Two Island School and BESS alumni, Bradley Watson (F08) and Garneisha Pinder (F10) have been given the opportunity of a lifetime to travel to China for 6-weeks to study biogas production at the BIOMA Institute. After the Chinese Ambassador to The Bahamas, Hu Shan, visited The Island School for the opening of Cape Eleuthera Institute's Hallig House, he offered for two Bahamian students to travel to China to study biodigestion with all expenses paid by the Chinese Embassy. Below are some of Bradley's initial thoughts. Check back in a few weeks for another update from China!

On my return from a semester of studying Buddhism and Plant Taxonomy at the College of Charleston I received an email offering me an opportunity to go to China and study Biogas production at the BIOMA institute. At first I was filled with disbelief and then excitement took its place. This course that the Chinese Government offered for two Bahamian students would include people from other developing countries like Dominica, Columbia, Ghana, Niger, Venezuela, Nepal, Tanzania, and others. The last time I heard about biogas production was at the Island School while I was mentoring students during its first summer semester as the first stages of their bio digestion project began. The first time I was exposed to the concept of producing methane gas from organic wastes like sewage and agricultural by-products must have been in some documentary or reading that is now only a foggy memory. I had no idea that I would get a chance to gain a technical understanding of how these systems work from such seasoned practitioners as the professors of the BIOMA Institute who had taught 47 of these courses previously. With my goal of improving the sustainability of the Bahamian lifestyle in mind I could hardly imagine all the benefits of two young scientists being exposed to such a program, and for 56 days!


One of the benefits I could imagine was an improved waste treatment system to reduce eutrophication of our reef ecosystems due to the “soak away” systems conventionally used on our islands. Another was the ability to produce methane gas on family islands reducing their dependence on and importation of propane gas for cooking fuel. The course would be worthwhile even if a bio-digester simply provided a use for all the food “waste” that would be discarded otherwise, even though it was originally imported at a high economic and environmental cost when it was considered useful food. The immense responsibility of implementing such systems made this opportunity a great honor, and one I could not turn down no matter how much anxiety I felt.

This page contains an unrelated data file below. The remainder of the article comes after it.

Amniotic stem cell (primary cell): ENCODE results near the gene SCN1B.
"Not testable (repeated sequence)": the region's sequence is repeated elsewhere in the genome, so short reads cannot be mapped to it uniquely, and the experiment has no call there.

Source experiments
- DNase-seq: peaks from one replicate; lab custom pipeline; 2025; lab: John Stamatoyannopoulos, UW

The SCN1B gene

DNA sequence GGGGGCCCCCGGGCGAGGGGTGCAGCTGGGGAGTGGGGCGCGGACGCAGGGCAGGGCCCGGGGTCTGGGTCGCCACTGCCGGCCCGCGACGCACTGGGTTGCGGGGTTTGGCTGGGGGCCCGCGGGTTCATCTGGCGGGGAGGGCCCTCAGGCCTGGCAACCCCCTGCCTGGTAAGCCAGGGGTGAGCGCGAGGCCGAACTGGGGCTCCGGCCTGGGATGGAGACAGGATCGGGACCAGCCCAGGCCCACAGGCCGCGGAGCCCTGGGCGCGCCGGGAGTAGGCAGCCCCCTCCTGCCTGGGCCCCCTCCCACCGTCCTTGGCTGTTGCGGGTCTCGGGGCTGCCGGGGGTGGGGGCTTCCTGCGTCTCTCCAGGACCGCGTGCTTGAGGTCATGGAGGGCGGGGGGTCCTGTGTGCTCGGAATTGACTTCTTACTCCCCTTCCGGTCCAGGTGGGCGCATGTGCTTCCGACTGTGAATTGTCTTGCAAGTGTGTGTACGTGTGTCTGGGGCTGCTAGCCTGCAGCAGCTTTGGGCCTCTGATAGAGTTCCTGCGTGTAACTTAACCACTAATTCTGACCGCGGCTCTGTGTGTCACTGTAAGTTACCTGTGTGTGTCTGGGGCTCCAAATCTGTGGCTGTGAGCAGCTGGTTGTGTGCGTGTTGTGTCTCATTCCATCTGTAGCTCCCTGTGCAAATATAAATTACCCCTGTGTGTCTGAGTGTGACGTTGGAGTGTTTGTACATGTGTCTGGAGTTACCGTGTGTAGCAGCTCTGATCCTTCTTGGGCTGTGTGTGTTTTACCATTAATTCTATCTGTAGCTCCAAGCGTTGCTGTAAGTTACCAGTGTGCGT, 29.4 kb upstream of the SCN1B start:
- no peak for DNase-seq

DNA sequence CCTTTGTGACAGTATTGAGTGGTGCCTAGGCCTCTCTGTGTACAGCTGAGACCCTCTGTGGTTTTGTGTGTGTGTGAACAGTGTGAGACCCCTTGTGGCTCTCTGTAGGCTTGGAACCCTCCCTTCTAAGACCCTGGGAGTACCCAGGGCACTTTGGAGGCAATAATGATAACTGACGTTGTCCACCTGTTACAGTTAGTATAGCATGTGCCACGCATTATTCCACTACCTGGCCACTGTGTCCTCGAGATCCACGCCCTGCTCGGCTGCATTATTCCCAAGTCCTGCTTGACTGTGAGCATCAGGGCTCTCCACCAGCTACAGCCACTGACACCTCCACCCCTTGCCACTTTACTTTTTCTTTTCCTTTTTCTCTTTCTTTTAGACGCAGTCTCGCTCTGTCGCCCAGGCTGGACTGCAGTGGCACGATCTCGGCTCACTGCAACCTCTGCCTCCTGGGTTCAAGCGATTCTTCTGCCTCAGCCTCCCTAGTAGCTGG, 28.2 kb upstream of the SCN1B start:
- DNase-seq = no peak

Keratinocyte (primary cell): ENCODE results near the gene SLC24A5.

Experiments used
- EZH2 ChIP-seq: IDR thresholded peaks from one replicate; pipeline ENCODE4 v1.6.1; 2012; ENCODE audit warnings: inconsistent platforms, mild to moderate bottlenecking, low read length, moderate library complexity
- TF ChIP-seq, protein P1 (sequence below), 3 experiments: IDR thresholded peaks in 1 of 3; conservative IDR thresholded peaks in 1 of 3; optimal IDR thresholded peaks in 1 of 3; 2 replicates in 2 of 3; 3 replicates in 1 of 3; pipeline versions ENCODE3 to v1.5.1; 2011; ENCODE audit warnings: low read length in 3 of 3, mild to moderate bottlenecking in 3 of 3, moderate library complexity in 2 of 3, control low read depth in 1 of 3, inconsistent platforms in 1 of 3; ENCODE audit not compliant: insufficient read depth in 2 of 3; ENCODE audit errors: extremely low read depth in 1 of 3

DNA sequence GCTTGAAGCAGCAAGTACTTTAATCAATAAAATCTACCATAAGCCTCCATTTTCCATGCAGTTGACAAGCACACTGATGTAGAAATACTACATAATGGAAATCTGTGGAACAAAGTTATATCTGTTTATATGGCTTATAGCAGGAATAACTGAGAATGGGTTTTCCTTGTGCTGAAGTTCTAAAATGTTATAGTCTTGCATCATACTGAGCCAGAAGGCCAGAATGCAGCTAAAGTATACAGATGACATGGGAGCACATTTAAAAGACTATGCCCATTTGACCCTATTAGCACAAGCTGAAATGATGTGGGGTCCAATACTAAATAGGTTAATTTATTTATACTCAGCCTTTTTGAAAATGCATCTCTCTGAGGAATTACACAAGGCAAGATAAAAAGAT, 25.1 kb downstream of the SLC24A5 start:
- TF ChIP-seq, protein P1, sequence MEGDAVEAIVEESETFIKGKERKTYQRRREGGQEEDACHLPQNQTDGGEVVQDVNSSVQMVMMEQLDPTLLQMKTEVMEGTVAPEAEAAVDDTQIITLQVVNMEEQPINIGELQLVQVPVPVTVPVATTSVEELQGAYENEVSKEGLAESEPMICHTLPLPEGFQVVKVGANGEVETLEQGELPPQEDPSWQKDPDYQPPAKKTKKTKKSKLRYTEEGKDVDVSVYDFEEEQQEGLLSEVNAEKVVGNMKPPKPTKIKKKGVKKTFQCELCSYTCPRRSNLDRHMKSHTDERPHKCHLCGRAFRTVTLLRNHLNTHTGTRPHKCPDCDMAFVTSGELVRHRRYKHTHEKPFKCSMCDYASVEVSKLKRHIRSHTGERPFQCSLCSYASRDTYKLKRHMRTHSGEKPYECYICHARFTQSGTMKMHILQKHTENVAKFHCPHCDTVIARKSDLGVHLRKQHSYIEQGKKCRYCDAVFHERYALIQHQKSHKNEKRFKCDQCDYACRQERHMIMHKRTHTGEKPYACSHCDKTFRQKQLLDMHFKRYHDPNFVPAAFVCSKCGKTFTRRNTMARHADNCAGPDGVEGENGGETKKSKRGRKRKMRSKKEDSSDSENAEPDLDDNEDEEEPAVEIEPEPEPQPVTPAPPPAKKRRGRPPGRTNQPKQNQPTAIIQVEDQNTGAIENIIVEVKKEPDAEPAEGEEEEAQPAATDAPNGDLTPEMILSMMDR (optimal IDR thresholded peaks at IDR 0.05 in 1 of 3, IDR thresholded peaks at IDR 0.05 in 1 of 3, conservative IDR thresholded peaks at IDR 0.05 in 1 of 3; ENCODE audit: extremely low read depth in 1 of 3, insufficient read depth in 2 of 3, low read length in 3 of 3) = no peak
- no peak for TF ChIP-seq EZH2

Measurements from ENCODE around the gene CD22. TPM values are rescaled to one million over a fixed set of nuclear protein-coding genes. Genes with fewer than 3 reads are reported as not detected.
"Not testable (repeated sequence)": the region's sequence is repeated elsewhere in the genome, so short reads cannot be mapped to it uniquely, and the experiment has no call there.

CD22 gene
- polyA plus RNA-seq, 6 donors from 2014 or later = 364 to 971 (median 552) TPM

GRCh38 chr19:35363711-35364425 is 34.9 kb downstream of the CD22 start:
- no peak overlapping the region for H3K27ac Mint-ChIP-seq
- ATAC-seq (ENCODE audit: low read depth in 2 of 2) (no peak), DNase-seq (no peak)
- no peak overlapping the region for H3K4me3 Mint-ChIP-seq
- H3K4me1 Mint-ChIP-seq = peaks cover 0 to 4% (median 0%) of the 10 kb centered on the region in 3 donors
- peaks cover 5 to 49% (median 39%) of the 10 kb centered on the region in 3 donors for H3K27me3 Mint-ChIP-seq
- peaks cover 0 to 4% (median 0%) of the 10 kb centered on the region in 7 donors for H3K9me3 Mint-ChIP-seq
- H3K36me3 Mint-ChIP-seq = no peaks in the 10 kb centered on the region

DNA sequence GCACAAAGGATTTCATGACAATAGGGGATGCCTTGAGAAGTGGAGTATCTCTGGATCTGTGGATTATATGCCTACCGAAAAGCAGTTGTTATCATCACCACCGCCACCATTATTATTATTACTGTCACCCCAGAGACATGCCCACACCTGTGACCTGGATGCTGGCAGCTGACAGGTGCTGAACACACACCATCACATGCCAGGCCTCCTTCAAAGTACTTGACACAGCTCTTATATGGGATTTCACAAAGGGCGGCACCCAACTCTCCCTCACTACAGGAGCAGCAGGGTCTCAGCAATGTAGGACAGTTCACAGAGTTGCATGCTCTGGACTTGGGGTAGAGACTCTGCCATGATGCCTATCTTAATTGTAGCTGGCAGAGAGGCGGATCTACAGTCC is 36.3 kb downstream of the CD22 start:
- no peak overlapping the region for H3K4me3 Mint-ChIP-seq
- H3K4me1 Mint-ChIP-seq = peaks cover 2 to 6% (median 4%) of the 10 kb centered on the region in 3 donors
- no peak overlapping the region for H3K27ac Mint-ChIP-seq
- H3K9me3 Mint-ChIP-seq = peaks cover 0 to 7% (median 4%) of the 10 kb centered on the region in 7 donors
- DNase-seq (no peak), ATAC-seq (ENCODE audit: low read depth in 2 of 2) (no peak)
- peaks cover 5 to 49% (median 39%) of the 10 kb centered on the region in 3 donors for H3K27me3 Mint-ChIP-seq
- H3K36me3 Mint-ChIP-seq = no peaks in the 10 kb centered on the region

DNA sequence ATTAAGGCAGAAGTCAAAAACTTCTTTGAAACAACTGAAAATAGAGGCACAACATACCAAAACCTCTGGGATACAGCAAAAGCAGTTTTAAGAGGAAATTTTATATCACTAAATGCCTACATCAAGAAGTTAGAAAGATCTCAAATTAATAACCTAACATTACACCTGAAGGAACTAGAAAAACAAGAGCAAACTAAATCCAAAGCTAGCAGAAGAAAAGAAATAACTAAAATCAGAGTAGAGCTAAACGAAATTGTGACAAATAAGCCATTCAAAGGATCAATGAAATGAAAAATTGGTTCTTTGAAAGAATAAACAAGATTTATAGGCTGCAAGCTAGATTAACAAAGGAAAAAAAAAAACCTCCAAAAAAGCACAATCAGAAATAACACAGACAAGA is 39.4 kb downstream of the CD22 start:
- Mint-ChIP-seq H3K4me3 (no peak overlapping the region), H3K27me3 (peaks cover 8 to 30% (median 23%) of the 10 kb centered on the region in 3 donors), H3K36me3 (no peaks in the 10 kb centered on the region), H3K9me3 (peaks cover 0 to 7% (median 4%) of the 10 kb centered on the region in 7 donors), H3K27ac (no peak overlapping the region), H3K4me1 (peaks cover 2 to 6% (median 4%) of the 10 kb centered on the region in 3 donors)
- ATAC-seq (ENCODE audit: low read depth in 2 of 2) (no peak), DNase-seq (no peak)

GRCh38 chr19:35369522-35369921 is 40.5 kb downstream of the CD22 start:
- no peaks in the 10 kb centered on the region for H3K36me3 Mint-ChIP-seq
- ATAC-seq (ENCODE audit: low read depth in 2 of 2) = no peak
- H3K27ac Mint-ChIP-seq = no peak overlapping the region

Now here I am in China after having my eyes opened to the practicality, beauty, and necessity of economically, socially and environmentally sustainable systems at the Island School. Although I am intimidated by the qualifications of my classmates my experiences as an intern at the Cape Eleuthera Institute (CEI) add to my confidence in this research oriented setting. After working with the Bahamas Reef Environment Educational Foundation (BREEF) I am excited about the challenge of encouraging the implementation of small scale bio-digestion systems in any practical application in the Bahamas. I just hope I can live up to the expectations of my fellow Bahamians, and the others who have invested their time and resources in my education and the development of sustainable systems our country as I act as an ambassador of my government on this course and when I return to our shores.

Thinking of Home,

Bradley Watson